Most people agree: the key to achieving curb appeal is a thoughtfully designed, well-maintained landscape. And though they may like the idea of manicured gardens with colorful blooms and stately shrubs with nary a weed in sight, most folks don’t have the time to stain their thumbs any shade brighter than a pale greenish-yellow.
While there’s no such thing as a totally maintenance-free garden, there are techniques you can use to minimize the amount of work involved.
1. Avoid using lots of beds and borders that need weeding and edging. The additional effort they require can add hours to your landscaping maintenance regimen.
2. In areas where you have planting beds, use a generous amount of mulch to keep weeds at bay and reduce the amount of time you spend watering.
3. Make your beds narrow enough so that you can reach across easily, but not so narrow that plants continually outgrow their bounds.
4. Streamline garden care by grouping plants together according to their treatment requirements. It’s easier to fertilize plants that are all in one place, rather than scattered throughout the property.
5. Make your paths wide enough to negotiate with wheelbarrows and other large-scale tools.
6. When it comes to tools, choose ones that will simplify and speed up garden chores. Automatic sprinkler systems save hours of time and ensure consistent water distribution. Electric or gas lawn mowers are excellent for large swaths of grass, but for a small lawn, a hand-pushed reel mower is often the better choice.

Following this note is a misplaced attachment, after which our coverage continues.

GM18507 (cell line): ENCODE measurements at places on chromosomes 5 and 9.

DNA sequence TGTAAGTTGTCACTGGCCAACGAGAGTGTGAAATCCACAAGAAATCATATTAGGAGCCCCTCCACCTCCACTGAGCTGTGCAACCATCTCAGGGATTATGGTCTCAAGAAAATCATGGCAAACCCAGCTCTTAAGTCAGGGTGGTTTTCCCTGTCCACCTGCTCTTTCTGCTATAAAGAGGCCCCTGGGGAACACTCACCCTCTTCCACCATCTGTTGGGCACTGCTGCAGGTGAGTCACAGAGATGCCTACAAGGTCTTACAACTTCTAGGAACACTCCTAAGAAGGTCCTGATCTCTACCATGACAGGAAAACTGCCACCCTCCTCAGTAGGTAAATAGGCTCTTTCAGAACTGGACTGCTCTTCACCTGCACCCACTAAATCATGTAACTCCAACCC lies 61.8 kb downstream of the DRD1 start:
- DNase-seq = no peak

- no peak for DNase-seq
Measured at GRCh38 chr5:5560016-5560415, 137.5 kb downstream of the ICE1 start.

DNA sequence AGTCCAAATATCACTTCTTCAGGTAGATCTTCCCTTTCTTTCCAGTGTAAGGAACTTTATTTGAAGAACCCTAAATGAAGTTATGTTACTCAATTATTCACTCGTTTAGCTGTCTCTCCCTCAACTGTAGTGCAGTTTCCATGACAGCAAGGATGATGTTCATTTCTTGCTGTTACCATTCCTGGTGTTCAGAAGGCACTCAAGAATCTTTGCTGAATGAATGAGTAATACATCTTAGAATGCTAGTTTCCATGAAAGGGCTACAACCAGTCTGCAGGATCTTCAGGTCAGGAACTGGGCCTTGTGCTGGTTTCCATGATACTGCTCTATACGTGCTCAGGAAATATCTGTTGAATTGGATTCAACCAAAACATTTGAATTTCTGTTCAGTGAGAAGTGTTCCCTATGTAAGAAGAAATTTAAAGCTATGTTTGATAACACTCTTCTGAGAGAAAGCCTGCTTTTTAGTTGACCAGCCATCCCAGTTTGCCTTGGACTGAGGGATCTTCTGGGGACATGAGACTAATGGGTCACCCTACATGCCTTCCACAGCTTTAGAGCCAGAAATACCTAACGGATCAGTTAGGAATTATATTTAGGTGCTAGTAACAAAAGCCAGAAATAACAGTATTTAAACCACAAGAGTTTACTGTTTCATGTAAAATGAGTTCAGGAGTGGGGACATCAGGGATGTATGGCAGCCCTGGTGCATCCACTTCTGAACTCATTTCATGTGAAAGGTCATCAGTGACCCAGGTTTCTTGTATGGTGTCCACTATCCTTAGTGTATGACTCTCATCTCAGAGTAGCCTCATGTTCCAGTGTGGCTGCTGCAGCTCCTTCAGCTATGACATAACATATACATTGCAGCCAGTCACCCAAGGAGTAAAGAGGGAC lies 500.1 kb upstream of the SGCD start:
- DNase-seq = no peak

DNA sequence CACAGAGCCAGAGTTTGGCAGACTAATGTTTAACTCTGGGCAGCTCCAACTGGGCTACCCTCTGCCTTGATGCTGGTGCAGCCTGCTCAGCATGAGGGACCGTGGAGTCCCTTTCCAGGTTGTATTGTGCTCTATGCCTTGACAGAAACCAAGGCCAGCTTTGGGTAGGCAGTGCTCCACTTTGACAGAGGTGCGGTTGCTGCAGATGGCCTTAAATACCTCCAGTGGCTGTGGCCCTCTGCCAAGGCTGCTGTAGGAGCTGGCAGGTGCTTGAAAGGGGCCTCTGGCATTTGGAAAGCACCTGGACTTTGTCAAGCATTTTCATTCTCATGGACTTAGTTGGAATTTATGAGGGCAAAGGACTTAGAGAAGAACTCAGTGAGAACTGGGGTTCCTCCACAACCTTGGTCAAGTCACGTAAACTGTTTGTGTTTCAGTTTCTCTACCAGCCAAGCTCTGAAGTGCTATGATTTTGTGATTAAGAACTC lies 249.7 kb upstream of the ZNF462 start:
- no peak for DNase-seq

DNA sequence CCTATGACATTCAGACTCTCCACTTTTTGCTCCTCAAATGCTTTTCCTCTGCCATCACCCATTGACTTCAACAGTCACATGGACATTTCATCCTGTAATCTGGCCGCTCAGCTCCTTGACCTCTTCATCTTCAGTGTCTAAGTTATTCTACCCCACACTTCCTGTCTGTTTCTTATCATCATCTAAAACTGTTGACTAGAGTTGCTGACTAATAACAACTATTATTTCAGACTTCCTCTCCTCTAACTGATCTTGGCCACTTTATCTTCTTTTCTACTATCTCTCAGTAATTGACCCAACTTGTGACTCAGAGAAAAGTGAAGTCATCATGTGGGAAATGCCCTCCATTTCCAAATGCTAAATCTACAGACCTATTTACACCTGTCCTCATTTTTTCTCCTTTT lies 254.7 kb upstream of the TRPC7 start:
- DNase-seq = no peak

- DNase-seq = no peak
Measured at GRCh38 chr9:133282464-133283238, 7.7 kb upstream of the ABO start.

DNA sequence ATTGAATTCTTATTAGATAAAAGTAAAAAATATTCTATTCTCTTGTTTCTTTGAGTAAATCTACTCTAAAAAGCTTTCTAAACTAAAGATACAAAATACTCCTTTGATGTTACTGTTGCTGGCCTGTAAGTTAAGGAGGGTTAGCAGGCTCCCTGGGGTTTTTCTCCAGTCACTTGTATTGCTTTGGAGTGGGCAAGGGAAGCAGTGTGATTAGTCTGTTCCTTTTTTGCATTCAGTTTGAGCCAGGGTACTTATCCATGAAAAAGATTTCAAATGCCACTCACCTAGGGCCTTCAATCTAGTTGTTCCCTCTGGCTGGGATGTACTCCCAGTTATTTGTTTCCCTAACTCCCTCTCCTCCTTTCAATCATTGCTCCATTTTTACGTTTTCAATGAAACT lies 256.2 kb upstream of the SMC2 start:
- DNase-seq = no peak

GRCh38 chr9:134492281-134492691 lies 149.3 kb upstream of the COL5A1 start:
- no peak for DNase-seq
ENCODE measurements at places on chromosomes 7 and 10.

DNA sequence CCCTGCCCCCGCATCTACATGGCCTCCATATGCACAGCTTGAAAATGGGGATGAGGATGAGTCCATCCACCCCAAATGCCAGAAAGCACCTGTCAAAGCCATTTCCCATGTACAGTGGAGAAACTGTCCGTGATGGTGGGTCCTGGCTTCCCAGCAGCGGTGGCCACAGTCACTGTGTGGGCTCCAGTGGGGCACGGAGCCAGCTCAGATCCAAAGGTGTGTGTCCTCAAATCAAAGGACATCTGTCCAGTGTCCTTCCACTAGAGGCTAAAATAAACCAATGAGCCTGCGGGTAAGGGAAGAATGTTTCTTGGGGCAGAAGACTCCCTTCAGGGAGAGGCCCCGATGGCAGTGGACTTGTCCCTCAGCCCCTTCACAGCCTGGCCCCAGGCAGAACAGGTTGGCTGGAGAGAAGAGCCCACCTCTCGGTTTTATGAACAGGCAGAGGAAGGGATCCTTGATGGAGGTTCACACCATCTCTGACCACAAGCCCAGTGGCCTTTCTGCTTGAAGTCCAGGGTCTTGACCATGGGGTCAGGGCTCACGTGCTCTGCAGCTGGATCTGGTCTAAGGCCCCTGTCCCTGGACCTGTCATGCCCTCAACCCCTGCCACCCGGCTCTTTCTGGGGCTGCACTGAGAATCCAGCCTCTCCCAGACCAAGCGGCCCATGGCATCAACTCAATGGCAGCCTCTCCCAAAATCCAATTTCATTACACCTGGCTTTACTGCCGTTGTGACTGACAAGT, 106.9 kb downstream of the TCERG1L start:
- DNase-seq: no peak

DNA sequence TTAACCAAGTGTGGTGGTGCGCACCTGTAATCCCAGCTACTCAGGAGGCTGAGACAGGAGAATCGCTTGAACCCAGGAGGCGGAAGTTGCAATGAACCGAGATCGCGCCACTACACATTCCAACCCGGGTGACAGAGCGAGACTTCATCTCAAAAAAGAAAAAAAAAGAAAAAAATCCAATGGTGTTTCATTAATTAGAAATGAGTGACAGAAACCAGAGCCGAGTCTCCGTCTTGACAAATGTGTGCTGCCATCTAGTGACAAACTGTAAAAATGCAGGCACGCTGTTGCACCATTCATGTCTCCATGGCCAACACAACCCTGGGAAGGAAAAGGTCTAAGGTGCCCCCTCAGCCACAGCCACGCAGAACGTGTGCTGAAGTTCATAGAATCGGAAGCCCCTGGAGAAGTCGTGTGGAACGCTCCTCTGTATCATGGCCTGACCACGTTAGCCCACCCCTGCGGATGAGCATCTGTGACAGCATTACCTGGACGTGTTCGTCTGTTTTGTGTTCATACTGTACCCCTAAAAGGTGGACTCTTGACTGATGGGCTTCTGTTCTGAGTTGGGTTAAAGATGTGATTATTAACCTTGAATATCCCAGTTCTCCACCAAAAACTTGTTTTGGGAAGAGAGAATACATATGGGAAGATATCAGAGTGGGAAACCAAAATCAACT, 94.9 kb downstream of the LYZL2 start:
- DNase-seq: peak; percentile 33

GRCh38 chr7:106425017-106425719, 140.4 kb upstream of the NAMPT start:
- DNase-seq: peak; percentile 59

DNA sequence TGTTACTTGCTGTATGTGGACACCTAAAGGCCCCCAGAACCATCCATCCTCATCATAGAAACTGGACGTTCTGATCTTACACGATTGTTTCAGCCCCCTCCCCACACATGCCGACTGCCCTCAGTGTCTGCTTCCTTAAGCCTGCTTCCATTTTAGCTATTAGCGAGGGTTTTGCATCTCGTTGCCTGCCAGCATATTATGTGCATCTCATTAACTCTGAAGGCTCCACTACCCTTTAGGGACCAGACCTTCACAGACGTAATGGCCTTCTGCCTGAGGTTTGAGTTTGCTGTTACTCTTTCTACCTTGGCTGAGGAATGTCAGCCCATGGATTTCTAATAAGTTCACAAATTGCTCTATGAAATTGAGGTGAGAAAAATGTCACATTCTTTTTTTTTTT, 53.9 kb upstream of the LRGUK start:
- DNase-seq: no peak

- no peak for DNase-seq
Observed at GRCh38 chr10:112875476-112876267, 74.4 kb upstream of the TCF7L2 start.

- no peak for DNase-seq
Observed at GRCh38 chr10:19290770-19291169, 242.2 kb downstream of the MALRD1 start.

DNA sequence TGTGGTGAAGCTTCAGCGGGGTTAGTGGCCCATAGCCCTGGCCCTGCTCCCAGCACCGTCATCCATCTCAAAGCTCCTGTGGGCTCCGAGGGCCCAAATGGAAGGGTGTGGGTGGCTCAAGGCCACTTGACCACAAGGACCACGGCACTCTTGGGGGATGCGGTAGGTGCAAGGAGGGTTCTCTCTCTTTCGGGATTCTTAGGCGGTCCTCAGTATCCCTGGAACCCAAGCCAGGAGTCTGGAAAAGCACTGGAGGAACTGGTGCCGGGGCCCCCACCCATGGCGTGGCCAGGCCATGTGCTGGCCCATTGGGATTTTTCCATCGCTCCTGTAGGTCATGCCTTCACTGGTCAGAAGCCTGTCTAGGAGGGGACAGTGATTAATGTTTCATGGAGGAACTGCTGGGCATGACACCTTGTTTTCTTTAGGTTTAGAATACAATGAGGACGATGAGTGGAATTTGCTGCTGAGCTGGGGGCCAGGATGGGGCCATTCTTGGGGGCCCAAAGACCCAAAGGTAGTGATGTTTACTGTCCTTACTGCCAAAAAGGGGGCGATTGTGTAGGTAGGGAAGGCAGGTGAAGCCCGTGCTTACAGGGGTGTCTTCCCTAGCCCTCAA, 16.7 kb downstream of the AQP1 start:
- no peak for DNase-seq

7. Replace grass with ground covers. Most ground covers need little or no maintenance once they’re established. As for weeding, a healthy, densely growing ground cover should choke out all but the most persistent weeds, and those that remain will be spindly and weak.
8. Keep grass under control. Design your lawn to make it as easy to care for as possible. For example, instead of planting the lawn against walls or fences, install a hard-surface border around the edge at ground level. When you cut the grass, the mower’s wheels can run along that edge and allow the blades to catch every bit of grass.
9. Plant flowering shrubs for color and texture. Shrubs require less care than annuals and perennials. The good news: You don’t have to give up flowers if you opt for low-maintenance flowering shrubs. A variety of shrubs produce attractive in-season blossoms, and many of them even are suitable for cuttings for indoor arrangements.
10. Plant ornamental grasses. Most ornamental grasses need little care and look attractive for much of the year. Ornamental grasses can be a sophisticated addition to a floral border; a natural, softening effect along the edge of a pond; or an exuberant statement in a border devoted solely to different grass varieties.
11. Use hardscapes creatively. Hardscapes, the landscaper’s term for paving and built features in a garden (think patios and walkways) reduce garden work and extend your home’s living space. Although more expensive at the onset, hardscapes are virtually maintenance- and cost-free once they’re in place.
12. Plant low-maintenance perennials and annuals. The beauty of perennials is that they pop up each year with little or no effort on your part. Some perennials can be demanding, however, so choose wisely. Though annuals must be replanted each year, there’s a large selection that gives almost a continual bloom from early summer through the first killing frost.
Photo by Catriona Tudor Erler